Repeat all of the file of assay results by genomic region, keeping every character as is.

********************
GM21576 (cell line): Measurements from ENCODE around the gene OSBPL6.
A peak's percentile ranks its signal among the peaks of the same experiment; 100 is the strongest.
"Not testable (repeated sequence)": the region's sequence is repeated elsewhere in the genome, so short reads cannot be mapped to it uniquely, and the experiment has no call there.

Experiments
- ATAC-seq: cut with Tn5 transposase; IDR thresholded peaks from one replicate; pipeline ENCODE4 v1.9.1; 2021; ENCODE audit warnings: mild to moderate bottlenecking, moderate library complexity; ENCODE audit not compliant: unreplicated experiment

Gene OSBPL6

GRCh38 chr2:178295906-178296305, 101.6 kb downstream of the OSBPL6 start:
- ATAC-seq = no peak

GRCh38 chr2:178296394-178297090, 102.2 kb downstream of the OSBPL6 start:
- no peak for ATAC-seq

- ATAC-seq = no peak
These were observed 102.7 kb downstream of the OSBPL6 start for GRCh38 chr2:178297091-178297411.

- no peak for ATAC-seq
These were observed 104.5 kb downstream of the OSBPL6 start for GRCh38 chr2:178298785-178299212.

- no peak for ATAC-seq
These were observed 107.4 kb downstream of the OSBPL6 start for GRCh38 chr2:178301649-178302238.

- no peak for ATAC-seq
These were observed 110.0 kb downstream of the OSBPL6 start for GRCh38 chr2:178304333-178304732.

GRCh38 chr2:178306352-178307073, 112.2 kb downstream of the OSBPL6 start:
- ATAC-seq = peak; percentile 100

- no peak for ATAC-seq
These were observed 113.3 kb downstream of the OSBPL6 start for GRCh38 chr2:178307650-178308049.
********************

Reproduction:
GM21576 (cell line): Measurements from ENCODE around the gene OSBPL6.
A peak's percentile ranks its signal among the peaks of the same experiment; 100 is the strongest.
"Not testable (repeated sequence)": the region's sequence is repeated elsewhere in the genome, so short reads cannot be mapped to it uniquely, and the experiment has no call there.

Experiments
- ATAC-seq: cut with Tn5 transposase; IDR thresholded peaks from one replicate; pipeline ENCODE4 v1.9.1; 2021; ENCODE audit warnings: mild to moderate bottlenecking, moderate library complexity; ENCODE audit not compliant: unreplicated experiment

Gene OSBPL6

GRCh38 chr2:178295906-178296305, 101.6 kb downstream of the OSBPL6 start:
- ATAC-seq = no peak

GRCh38 chr2:178296394-178297090, 102.2 kb downstream of the OSBPL6 start:
- no peak for ATAC-seq

- ATAC-seq = no peak
These were observed 102.7 kb downstream of the OSBPL6 start for GRCh38 chr2:178297091-178297411.

- no peak for ATAC-seq
These were observed 104.5 kb downstream of the OSBPL6 start for GRCh38 chr2:178298785-178299212.

- no peak for ATAC-seq
These were observed 107.4 kb downstream of the OSBPL6 start for GRCh38 chr2:178301649-178302238.

- no peak for ATAC-seq
These were observed 110.0 kb downstream of the OSBPL6 start for GRCh38 chr2:178304333-178304732.

GRCh38 chr2:178306352-178307073, 112.2 kb downstream of the OSBPL6 start:
- ATAC-seq = peak; percentile 100

- no peak for ATAC-seq
These were observed 113.3 kb downstream of the OSBPL6 start for GRCh38 chr2:178307650-178308049.